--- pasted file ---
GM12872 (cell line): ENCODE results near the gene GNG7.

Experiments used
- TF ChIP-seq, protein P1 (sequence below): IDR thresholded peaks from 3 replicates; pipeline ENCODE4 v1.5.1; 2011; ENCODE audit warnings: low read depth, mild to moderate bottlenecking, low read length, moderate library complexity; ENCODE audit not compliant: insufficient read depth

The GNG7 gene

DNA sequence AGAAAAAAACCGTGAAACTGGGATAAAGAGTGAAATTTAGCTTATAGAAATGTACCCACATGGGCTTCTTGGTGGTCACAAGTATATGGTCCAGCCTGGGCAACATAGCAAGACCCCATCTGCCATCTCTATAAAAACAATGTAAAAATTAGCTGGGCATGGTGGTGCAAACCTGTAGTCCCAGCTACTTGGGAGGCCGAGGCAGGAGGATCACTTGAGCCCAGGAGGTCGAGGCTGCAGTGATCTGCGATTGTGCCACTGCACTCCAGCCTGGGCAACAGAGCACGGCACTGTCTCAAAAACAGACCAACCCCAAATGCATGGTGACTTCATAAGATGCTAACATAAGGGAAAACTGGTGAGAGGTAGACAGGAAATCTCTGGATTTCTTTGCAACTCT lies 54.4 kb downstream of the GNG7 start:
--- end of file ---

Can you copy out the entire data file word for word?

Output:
GM12872 (cell line): ENCODE results near the gene GNG7.

Experiments used
- TF ChIP-seq, protein P1 (sequence below): IDR thresholded peaks from 3 replicates; pipeline ENCODE4 v1.5.1; 2011; ENCODE audit warnings: low read depth, mild to moderate bottlenecking, low read length, moderate library complexity; ENCODE audit not compliant: insufficient read depth

The GNG7 gene

DNA sequence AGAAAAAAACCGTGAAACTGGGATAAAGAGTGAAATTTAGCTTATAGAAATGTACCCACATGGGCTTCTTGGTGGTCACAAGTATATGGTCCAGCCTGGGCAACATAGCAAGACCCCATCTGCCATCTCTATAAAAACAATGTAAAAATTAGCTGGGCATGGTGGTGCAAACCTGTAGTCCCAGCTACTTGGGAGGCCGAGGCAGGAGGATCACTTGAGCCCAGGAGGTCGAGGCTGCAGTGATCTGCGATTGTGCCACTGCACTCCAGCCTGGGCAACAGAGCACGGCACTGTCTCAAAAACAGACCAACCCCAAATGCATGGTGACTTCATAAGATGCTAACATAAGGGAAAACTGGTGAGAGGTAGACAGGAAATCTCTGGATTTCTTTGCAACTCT lies 54.4 kb downstream of the GNG7 start: